Interpersonal Therapy What Is It?

Interpersonal therapy focuses on social roles and relationships. The patient works with a therapist to evaluate specific problem areas in the patient’s life, such as conflicts with family or friends or significant life changes. While past experiences help inform the process, interpersonal therapy focuses on improving relationships in the present.

Interpersonal therapy is typically short-term (lasting two to four months or until symptoms subside), though it can continue up to two to three years depending on the patient’s needs. Interpersonal therapy focuses on four basic problem areas:

  • Role disputes
  • Role transitions
  • Unresolved grief
  • Interpersonal deficits

The goals of interpersonal therapy include identifying problems, expressing emotions in healthy ways and learning skills to improve current relationships.


Interpersonal therapy is unique in that it focuses on one or two specific problem areas and is designed to bring about a rapid reduction in symptoms. Other benefits include:

  • Improved relationships
  • Skills for coping in healthier ways
  • Enhanced problem-solving and communication skills
  • Ability to process grief or loss in a safe environment
  • Reduction of self-destructive or hostile behaviors


Research supports interpersonal therapy as a tool to treat depression. It has also been adapted to treat other disorders, including:

  • Drug or alcohol addiction
  • Eating disorders
  • Bipolar disorder
  • Dysthymia

Motivational Interviewing


Motivational interviewing is a client-centered counseling approach that emphasizes building the client’s motivation to change. The client explores ideas and develops their own motivation rather than having change imposed by the therapist.

Collaboration is the foundation of the therapist-client relationship. The therapist’s role is to guide clients toward making changes rather than confronting the client or encouraging non-directed self-exploration.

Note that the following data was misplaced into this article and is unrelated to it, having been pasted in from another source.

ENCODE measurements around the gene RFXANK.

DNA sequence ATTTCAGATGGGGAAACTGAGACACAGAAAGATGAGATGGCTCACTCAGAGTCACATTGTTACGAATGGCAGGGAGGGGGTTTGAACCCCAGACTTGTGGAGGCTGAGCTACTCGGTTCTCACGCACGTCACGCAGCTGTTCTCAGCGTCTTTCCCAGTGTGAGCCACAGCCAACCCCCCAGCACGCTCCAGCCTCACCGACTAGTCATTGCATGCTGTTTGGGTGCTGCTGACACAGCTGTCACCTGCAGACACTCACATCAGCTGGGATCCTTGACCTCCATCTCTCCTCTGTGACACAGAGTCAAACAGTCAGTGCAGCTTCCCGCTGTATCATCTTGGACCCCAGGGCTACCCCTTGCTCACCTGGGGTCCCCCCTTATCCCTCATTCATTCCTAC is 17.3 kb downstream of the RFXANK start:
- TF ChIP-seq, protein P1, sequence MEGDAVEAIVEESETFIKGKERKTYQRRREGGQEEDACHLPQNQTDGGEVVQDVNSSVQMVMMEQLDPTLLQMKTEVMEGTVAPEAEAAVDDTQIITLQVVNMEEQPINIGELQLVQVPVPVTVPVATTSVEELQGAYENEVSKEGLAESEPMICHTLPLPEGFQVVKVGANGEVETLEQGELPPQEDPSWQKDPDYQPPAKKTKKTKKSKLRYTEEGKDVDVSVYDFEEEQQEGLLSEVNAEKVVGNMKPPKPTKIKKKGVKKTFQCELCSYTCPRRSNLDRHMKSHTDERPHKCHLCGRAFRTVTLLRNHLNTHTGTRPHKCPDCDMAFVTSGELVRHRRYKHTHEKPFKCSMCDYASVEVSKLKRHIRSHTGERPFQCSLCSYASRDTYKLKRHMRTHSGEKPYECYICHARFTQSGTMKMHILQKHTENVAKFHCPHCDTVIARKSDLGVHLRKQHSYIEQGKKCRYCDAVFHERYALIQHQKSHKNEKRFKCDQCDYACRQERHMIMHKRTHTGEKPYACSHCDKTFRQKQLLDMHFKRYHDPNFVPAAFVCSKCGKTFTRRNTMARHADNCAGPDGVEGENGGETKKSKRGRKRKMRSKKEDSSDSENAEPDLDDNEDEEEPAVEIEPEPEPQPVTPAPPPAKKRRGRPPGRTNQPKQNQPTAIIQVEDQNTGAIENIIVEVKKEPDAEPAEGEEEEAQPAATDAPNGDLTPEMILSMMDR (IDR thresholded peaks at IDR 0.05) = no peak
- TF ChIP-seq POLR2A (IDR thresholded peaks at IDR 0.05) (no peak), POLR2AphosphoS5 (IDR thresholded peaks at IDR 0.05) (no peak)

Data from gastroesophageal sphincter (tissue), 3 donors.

Once a strong rapport is established, the therapist can begin drawing out the client’s ideas and offering new ways to look at things. As they explore the benefits and drawbacks of each course of action, the client decides how they want to proceed based on their own goals and values.

Motivational interviewing recognizes that clients may be at different stages of readiness to change. Although the therapist doesn’t have to agree with the client’s perspective, the goal is mutual understanding and empathy, not one person being right and the other being wrong.

Motivational interviewing is based on four primary principles:

  • Empathy for the client’s perspective
  • Developing discrepancy (drawing contrasts between how the client wants their life to be and how they are currently behaving)
  • Accepting resistance rather than engaging in power struggles
  • Supporting autonomy (understanding and accepting the client’s choices rather than serving as an authority figure who tells them what to do)

By making the client aware of the natural consequences of their choices, the therapist helps clients envision the future they want and the change required to achieve their goals. With increased motivation, clients are able to make changes that are long-lasting (because they chose them) and feel confident in their choices.


Motivational interviewing promotes healthy decision-making and personal accountability and has been shown to improve medical adherence. Other benefits include:

Long-Term Change. Motivational interviewing emphasizes long-term change rather than short-term compliance. The desire to change comes from within the client rather than being imposed by the therapist, which increases the likelihood that changes will be long-lasting.

Empowerment. The therapist serves as a trusted guide and mentor rather than an authority figure. Because the client is in charge of making changes, they feel empowered and are in a position that requires that they take responsibility for their actions.


Research supports the use of motivational interviewing to treat a variety of conditions including drug and alcohol addiction and mental health issues. Motivational interviewing can also be highly effective when treating troubled teens who are struggling with defiance, academic underachievement or self-destructive behaviors such as substance abuse.